The process of cell division in plants and animals is very similar as regards the replication and separation of the nucleus and other organelles, but the actual process of dividing the cytoplasm differs. In animal cells, the cytoplasm of the two daughter cells is essentially pinched apart by a ring of actin and myosin proteins pulling the cell membrane closed. Plant cells separate their cytoplasm by building a wall instead.
The process of cell division is completed in five stages. One is able to remind themselves of the stages with the abbreviation PMATI. The phases of cell division this abbreviation represents are prophase, metaphase, anaphase, telophase and interphase.
Prophase is the preparation for cell division. The cell replicates its DNA and arranges centrioles properly for division. During metaphase, the cells continues to align other parts of itself for division, and the DNA condenses into chromosomes. Anaphase is when the real action happens. The chromosomes separate to opposite sides of the cell, and the splitting begins. Telophase is when the membrane of the cells closes around the new, separate cells. Interphase is the resting of the cell. During this phase, it focuses on surviving and preparing for a future cell division.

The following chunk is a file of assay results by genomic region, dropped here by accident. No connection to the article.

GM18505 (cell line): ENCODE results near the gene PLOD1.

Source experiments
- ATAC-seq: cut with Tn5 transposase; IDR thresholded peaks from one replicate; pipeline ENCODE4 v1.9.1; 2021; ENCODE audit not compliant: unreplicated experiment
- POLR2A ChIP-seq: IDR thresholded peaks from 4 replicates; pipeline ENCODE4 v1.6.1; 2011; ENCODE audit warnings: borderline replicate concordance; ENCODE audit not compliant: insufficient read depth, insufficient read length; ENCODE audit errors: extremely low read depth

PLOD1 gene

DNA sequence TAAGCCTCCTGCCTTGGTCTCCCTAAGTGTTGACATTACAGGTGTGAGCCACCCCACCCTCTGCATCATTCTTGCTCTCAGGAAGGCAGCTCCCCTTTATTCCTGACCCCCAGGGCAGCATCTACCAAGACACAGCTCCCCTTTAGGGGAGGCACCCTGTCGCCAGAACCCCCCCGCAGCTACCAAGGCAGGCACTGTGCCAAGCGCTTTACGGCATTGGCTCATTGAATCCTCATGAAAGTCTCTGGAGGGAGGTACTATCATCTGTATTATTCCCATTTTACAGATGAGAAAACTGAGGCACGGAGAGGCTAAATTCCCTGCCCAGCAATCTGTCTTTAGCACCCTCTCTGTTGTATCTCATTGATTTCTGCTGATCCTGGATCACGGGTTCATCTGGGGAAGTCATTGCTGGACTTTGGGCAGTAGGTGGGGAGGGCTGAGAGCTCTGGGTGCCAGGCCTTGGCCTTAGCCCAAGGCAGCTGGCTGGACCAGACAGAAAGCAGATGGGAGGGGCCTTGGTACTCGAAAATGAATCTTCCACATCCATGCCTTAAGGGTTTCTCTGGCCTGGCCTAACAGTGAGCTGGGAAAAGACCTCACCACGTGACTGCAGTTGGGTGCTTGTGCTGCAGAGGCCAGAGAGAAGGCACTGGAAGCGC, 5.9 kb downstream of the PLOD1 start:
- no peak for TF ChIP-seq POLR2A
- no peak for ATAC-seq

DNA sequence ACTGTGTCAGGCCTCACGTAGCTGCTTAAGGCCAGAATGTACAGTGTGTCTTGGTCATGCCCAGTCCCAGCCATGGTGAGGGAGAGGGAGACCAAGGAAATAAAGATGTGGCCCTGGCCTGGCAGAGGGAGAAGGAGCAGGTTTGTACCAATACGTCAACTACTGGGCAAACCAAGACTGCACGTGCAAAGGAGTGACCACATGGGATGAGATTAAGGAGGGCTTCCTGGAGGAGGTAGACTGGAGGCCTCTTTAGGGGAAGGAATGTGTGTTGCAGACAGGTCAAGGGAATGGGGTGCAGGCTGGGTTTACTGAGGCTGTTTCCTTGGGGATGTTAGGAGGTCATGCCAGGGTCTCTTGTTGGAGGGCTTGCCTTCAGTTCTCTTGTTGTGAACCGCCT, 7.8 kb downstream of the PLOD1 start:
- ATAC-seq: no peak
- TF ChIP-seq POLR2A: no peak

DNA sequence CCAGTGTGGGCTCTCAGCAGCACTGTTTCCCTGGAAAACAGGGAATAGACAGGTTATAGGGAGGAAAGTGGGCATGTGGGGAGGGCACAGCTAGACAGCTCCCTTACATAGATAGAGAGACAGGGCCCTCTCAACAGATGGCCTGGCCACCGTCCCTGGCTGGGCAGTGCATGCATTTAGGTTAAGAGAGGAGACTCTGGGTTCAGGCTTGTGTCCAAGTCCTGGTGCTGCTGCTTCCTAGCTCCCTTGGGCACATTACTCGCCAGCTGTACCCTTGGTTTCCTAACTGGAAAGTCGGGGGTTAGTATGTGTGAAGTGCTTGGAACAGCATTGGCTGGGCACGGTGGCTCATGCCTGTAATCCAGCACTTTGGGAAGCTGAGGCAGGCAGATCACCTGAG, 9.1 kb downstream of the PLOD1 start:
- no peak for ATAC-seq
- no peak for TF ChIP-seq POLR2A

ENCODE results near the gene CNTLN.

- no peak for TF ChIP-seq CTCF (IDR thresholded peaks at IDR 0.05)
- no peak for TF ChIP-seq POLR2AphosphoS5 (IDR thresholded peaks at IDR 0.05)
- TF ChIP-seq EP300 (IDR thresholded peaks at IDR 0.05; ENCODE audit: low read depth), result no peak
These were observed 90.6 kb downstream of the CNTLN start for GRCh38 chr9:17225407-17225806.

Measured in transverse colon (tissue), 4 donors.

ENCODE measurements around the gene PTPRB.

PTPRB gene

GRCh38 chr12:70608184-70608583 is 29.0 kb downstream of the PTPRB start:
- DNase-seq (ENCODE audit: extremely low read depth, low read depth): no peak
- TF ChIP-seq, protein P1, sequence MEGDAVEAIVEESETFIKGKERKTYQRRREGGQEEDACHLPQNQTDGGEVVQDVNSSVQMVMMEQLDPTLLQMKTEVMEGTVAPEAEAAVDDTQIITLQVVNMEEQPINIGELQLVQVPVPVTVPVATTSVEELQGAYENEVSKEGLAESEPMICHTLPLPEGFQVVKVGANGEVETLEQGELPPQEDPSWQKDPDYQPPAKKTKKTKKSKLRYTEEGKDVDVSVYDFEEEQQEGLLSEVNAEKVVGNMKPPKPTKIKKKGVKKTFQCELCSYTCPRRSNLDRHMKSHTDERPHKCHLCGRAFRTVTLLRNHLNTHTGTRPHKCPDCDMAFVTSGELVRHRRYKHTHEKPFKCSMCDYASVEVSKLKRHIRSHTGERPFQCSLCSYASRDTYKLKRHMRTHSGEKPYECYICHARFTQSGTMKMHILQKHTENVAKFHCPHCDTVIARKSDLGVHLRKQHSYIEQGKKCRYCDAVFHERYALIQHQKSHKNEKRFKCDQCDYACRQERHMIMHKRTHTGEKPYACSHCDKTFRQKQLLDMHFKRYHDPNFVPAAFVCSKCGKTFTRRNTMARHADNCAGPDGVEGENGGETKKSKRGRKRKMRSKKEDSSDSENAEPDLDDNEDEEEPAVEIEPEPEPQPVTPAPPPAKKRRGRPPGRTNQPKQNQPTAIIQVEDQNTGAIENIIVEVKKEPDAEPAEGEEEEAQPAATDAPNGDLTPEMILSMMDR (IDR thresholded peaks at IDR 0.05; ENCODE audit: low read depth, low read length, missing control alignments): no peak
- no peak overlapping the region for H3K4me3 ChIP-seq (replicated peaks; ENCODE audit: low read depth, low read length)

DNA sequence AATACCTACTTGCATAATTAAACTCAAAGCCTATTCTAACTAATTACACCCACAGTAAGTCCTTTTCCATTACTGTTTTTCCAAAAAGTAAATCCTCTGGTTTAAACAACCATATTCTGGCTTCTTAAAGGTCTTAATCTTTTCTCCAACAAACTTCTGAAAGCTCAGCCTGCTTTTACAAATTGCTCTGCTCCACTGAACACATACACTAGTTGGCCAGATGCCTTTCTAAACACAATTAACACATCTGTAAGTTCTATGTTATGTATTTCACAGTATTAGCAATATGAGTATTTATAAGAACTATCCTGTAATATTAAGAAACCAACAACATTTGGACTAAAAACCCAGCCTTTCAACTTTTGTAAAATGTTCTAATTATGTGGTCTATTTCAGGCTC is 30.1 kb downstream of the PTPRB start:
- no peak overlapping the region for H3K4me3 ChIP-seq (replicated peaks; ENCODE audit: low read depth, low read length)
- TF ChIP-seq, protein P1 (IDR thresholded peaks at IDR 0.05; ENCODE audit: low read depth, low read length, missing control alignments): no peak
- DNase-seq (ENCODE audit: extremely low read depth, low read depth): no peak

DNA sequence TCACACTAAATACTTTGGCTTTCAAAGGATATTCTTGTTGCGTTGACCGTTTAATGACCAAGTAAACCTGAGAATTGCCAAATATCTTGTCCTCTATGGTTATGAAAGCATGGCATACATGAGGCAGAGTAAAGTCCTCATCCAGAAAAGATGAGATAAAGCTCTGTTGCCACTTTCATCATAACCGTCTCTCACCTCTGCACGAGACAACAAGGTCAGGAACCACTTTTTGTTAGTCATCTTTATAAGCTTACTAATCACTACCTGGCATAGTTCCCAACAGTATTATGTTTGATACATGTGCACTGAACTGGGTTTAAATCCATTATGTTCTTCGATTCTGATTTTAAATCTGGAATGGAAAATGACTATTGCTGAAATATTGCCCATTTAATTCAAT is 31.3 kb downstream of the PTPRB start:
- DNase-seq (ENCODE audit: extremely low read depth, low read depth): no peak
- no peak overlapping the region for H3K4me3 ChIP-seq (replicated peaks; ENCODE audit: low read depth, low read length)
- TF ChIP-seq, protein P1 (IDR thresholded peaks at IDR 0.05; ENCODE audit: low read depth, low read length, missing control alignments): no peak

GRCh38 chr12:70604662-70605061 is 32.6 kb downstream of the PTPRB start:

The two types of cell division in plant and animal cells are mitosis and meiosis. Mitosis is the basic type of cell division that tissues use to grow and replenish themselves, and which single-celled eukaryotes use to reproduce. Meiosis is the type of cell division plants and animals use to produce gametes for sexual reproduction. The steps of both types are basically the same, except that the production of gametes halves the genetic information in each resulting cell. The resulting gametes are often very different from their parent cells in form.
Regardless of the type of cell division, the process of actually dividing the cytoplasm, known as cytokinesis, remains similar The method of cell division used by animals, which involves a contracting ring of proteins, is shared by many single-celled organisms as well.